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Smithsonian / USGS Weekly Volcanic Activity Report

You are currently viewing Archived reports for the week of 8 July-14 July 2015.


















 Activity for the week of 8 July-14 July 2015

The Weekly Volcanic Activity Report is a cooperative project between the Smithsonian's Global Volcanism Program and the US Geological Survey's Volcano Hazards Program. Updated by 2300 UTC every Wednesday, notices of volcanic activity posted on these pages are preliminary and subject to change as events are studied in more detail. This is not a comprehensive list of all of Earth's volcanoes erupting during the week, but rather a summary of activity at volcanoes that meet criteria discussed in detail in the "Criteria and Disclaimers" section. Carefully reviewed, detailed reports on various volcanoes are published monthly in the Bulletin of the Global Volcanism Network.

Name Location Activity
Colima Mexico New
Hakoneyama Honshu (Japan) New
Raung Eastern Java (Indonesia) New
Sangeang Api Indonesia New
Sirung Pantar Island (Indonesia) New

Aira Kyushu (Japan) Ongoing
Dukono Halmahera (Indonesia) Ongoing
Karymsky Eastern Kamchatka (Russia) Ongoing
Kilauea Hawaiian Islands (USA) Ongoing
Sheveluch Central Kamchatka (Russia) Ongoing
Shishaldin Fox Islands (USA) Ongoing
Sinabung Indonesia Ongoing
Tungurahua Ecuador Ongoing
Ubinas Peru Ongoing
Zhupanovsky Eastern Kamchatka (Russia) Ongoing


New Activity / Unrest


Volcano index photo  Colima  | Mexico  | 19.514°N, 103.62°W  | Elevation 3850 m

In a 7 July bulletin, the Unidad Estatal de Protección Civil de Colima reported that during the previous week explosions from a fast-growing lava dome at Colima generated ash plumes that rose 3 km above the crater. Incandescent rock avalanches, from explosions and the lava dome overtopping the crater rim, descended the flanks. Ashfall was reported in various communities downwind. The report warned the public not to enter an area within a 5-km radius of the crater, and to avoid drainages within 14 km due to lahar hazards. La Coordinación Nacional de Protección Civil reported that during 7-10 July a gradual increase in the number of emissions and landslides was detected. Pyroclastic flows traveled at most 2.5 km down the N, W, and S flanks. During 9-10 July incandescent material was ejected from the crater.

Based on satellite images and webcam views, the Washington VAAC reported an intense thermal anomaly and constant ash emissions on 10 July. A large event at 1200 produced an ash plume that rose to an altitude of 7.6 km (25,000 ft) a.s.l. and drifted 150 km W. La Coordinación Nacional de Protección Civil noted that activity further increased at 2017 on 10 July, characterized by incandescent material descending the WSW flanks, pyroclastic flows, and ash plumes that rose 4 km above the crater. Ash fell in the communities of La Yerbabuena (5-cm-thick ash deposits), La Becerrera (88 SW), San Antonio, Carrizalillo, El Naranjal, Nuevo Naranjal, and Suchitlán (18 km SSW) in Colima State. The Unidad Estatal de Protección Civil de Colima ordered 19 residents in La Yerbabuena to evacuate, and some residents in nearby towns self-evacuated. A pyroclastic flow traveled 9 km S. By 1030 on 11 July there were 70 confirmed evacuees in shelters. Citing large eruptions in the past, La Coordinación Nacional de Protección Civil enforced a preventative evacuation within 12 km of the crater. Ashfall was reported in Comala, Villa de Alvarez, and Colima. An additional 70 people had evacuated, and the national airport, El Aeropuerto Nacional de Colima, suspended operations due to ashfall. Ejected incandescent material, ash emissions, incandescent landslides, and pyroclastic flows continued at a moderate level during 11-12 July. Evacuations continued on 12 July, and ashfall persisted in Comala, Villa de Alvarez, and Colima. The report noted that La Unidad Estatal de Protección Civil and Bomberos de Jalisco continued to monitor the towns of Lomas de las Flores and San José del Carmen, and the municipality of Zapotitlán de Vadillo because they were the areas most affected by ashfall.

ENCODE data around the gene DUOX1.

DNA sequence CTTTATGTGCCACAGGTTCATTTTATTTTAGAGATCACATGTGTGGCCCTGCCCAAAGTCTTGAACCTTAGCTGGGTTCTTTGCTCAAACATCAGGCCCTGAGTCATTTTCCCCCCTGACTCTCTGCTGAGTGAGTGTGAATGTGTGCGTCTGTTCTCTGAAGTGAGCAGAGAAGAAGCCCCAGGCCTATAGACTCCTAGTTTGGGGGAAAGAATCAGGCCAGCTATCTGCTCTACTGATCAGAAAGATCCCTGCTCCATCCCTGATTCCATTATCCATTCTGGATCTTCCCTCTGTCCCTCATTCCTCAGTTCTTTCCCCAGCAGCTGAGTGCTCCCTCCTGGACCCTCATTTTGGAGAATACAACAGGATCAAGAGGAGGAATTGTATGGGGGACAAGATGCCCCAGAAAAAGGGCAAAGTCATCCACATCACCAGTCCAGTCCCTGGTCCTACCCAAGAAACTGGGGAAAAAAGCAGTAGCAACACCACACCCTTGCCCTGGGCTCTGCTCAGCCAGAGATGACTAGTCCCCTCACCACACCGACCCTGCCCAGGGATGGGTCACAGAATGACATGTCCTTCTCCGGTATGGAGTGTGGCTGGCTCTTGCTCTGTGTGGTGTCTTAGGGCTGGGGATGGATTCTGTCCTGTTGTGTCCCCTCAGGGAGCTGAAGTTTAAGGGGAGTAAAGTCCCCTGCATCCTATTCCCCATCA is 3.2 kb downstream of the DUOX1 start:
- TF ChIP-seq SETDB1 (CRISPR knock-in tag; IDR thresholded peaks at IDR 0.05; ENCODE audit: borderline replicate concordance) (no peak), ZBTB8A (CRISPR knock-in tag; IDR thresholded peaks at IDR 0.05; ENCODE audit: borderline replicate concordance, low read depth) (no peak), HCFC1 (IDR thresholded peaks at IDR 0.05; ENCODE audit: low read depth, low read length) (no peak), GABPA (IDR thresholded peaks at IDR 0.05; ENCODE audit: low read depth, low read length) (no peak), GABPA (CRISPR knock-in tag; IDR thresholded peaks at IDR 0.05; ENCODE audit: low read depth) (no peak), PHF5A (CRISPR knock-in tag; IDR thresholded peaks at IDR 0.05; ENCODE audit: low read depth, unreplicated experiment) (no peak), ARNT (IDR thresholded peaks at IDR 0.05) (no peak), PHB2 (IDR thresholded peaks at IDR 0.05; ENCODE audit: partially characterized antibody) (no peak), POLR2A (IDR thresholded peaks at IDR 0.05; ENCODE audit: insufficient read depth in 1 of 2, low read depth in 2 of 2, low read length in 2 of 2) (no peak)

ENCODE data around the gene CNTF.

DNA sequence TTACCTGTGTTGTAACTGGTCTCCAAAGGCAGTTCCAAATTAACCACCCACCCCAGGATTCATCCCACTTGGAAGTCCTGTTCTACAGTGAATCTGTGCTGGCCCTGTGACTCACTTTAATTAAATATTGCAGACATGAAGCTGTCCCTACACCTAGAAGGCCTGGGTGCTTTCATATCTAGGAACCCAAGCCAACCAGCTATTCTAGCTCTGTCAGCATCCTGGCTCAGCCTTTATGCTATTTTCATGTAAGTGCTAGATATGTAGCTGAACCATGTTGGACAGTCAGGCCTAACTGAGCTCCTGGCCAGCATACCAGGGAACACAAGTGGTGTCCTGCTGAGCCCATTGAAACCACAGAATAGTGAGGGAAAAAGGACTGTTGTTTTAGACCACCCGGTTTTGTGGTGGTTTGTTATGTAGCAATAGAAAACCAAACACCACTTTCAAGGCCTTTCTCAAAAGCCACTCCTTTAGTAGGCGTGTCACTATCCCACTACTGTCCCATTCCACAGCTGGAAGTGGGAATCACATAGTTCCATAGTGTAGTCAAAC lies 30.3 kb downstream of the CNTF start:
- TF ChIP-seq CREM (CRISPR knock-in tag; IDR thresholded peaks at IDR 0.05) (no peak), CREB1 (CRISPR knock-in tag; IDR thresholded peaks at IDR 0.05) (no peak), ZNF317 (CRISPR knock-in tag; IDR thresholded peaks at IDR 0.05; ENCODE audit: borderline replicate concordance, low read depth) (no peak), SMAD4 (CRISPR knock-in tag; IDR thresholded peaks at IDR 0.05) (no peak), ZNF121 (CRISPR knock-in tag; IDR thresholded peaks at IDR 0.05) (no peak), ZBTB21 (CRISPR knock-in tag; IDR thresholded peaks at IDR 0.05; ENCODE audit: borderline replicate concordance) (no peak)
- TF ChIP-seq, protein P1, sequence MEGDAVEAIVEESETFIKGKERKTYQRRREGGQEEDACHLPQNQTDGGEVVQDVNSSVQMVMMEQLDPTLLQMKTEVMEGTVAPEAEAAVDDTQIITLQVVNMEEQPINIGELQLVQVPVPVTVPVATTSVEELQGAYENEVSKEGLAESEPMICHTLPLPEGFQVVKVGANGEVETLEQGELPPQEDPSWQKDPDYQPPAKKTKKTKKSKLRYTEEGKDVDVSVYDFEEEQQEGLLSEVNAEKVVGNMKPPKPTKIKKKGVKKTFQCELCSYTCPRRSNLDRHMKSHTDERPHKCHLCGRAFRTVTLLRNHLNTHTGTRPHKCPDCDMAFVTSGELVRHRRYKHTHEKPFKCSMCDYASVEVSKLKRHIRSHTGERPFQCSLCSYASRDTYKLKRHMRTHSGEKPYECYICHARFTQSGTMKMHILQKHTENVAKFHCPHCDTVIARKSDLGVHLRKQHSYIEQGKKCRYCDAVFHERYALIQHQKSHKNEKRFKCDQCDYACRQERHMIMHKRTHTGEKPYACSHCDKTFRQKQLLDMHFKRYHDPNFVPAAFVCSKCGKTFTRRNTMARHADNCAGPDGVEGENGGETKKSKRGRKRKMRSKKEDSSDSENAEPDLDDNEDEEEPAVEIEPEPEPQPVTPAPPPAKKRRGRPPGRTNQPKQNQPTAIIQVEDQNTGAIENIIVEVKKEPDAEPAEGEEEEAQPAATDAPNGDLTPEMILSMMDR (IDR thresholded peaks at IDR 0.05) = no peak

Sources: Washington Volcanic Ash Advisory Center (VAAC), Unidad Estatal de Protección Civil de Colima, La Coordinación Nacional de Protección Civil



Volcano index photo  Hakoneyama  | Honshu (Japan)  | 35.233°N, 139.021°E  | Elevation 1438 m

On 12 July JMA reported that the webcam continued to record vigorous fumarolic plumes rising from Hakoneyama's Owakudani hot spring area. The Alert Level remained at 3 (on a 5-level scale).

Source: Japan Meteorological Agency (JMA)



Volcano index photo  Raung  | Eastern Java (Indonesia)  | 8.119°S, 114.056°E  | Elevation 3260 m

PVMBG reported that during 1-8 July gray plumes rose 100-500 m above Raung’s crater rim, crater incandescence was observed, and rumbling and thumping sounds were noted. Seismicity was dominated by high-amplitude tremor; deformation data suggested magma migrating to the surface. The Alert Level remained at 3 (on a scale of 1-4), and the public was reminded not to approach the crater within a 3-km radius. BNPB reported that gray ash plumes continued to rise as high as 500 m above the crater through 11 July. Ash plumes drifted in various directions depending on the altitude: SE and S at lower altitudes and SE, S, W, and N at higher altitudes.

Based on PVMBG notices, wind data, and satellite images, the Darwin VAAC reported that during 8-12 July ash plumes rose to an altitude of 4.3-5.2 km (14,000-17,000 ft) a.s.l. and drifted as far as 1,040 km E, SE, and S. According to news articles, increased activity during 9-10 July caused flight cancelations and several airports to close, including those on Bali and Lombok, and in Banyuwangi and Jember in East Java. The article also noted that dozens of flight had been canceled during the previous week. Another article noted that the Bali airport, in addition to another airport in Java, again closed on 12 July, a day after it had reopened.